Jane, I realize, thinks he's going to die. The anger in his eyes is gone. The blackness is infused with a sleepy quality, like one drugged.
He's...resigned. He's preparing his body to go. Some distant shard of my mind is made strong in the knowledge that he doesn't seem scared.
"I listened," comes the voice, the soft voice. The voice of the one I love.
"I know you did," I respond, as equally chocked. My voice as equally strangled by the knife, even though I'm at the other side of the room.
And then, just like that - my little brother's voice - thunders in my mind. "I'm a Pantheist, Eeyore. We are all connected. Nothing wants to suffer. No one wants to be in pain."
To Red John, and Red John only now - I speak. "You can physically kill him, sure. You can physically kill anyone. It's not an art, or a skill. It doesn't make you a God. Or a poet. Or a genius. Not in my eyes."
Except I truly do feel the demonic ties, the evil in the room. The power. I try not to shiver. I try to be strong.
"I'm not Patrick Jane. If he dies, when you could have stepped back and offered the unique power of amnesty - I will always remain convinced that you were...impotent. Of holding onto life, offering it. Saving it. I'll always know you were weak. Weak right up unto your last moments on earth."
The rapidity of angered chortling is screaming for release.
"Don't you know how EASY it is to kill?," I try again, knowing I'm baiting the monster. Knowing the concept - the very idea - of killing and ease, together - will cause the monster to rage.
Because, when it came down to it - Jane couldn't kill, could he? He had been consumed with his pain, convinced he needed to kill. But when the time came, he hadn't. Or maybe, just maybe, he held onto his strength. He listened to what I had begged him to do. To not sell his soul, to not go through with premeditated murder. I knew it would have tarnished his mind, his actions. I knew it would do nothing for his pain. I knew that, over time, his pain would only grow.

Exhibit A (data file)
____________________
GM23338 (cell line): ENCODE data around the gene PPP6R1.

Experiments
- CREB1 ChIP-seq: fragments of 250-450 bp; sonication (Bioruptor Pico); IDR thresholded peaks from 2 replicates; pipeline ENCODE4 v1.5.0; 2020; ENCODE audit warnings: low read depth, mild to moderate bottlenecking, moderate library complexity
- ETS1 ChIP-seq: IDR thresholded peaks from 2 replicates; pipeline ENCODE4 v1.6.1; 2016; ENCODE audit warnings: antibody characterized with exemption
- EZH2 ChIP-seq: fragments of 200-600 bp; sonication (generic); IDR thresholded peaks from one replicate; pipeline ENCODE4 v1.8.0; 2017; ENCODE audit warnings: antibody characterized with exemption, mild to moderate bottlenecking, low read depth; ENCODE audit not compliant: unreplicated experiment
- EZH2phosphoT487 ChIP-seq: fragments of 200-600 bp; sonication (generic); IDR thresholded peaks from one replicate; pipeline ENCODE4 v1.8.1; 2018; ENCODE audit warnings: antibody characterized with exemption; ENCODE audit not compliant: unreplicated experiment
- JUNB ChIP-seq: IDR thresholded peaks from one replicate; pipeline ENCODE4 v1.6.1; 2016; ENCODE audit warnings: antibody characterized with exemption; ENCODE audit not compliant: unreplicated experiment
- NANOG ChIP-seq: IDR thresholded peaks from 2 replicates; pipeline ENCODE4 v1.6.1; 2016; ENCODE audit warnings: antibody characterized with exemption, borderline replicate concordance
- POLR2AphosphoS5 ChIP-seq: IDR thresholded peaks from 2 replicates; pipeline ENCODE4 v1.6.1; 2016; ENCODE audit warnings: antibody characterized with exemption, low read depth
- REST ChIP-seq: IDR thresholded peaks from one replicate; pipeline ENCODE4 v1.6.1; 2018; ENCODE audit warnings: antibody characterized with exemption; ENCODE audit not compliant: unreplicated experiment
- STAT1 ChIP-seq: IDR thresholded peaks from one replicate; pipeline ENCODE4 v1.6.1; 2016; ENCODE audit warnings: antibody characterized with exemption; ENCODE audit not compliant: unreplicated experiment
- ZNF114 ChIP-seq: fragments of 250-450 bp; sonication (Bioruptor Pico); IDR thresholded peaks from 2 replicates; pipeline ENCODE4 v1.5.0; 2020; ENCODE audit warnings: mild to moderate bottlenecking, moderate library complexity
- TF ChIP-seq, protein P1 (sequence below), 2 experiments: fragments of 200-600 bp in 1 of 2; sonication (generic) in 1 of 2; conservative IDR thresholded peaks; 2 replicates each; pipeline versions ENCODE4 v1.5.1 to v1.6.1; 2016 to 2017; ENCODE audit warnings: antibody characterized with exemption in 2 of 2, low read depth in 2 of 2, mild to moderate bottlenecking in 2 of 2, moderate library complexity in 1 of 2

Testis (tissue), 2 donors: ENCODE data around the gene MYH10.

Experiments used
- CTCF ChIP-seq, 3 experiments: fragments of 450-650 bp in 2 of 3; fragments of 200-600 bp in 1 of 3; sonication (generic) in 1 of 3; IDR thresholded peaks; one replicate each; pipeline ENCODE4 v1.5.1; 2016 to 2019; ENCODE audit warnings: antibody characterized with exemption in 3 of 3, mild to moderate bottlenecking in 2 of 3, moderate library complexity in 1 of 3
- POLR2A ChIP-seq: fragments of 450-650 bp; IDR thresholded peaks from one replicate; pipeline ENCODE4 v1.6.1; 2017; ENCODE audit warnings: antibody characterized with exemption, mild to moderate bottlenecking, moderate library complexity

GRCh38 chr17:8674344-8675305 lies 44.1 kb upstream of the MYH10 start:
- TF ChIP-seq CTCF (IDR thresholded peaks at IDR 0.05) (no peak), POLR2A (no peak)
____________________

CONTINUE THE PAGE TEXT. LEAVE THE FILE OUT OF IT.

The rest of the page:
I had told him this. And somehow...remarkably... he had listened. Even when I thought he was shutting me out, ignoring my pleas. He had listened.
He had trusted me.
"Strength lies in rebuilding. Jane knows that. That's why he's TRIED and that's why he HAS been able to rebuild. Because he's infinitely more powerful than you could ever dream to be."
I just need to keep Red John still - and focused on my words long enough for the snipers to drill a camera hole through the base of the wall, and train their sights onto the back of that twisted little skull.
"That's something you have always failed at, isn't it? You don't know how to save anything. You don't know the power that lies in granting life. You've never had the strength to even try," I spit.
Jane's eyes are fixated on a spot above my head. The beast crackles.
"I will snuff him out, Agent. His eyes will become hardened coals; his blood will drain onto the floor. His mouth will turn cherry red, and endlessly scream. His soul will scream forever in this room. It will be beautiful!"
Jane doesn't respond, too physiologically weak now to hear. His body and mind are starting to fall back, fall back...
"Something sicker than mental illness plagues you, John - to be sure. I have known the mentally ill. You are a different entity entirely, aren't you? But I won't waste time thinking about it after I put a bullet through your head."
I need to buy a few minutes. 5, maybe. 4, if the sniper unit works fast. The com flickers in my ear, and Agent Laramy whisper-talks to me - as if on que: "Three minutes, Lisbon. We're almost done. We have EMT's below. You're doing well."
Three minutes, and in that time...in 120 seconds...I will either be able to save Jane, or not.
"You can kill him, and I will mourn him. Because I love him. But you'll never take him from ME."
The beast studies me, his hand lessening from Jane's throat slightly, so slightly. His anger is temporarily turned on me, instead.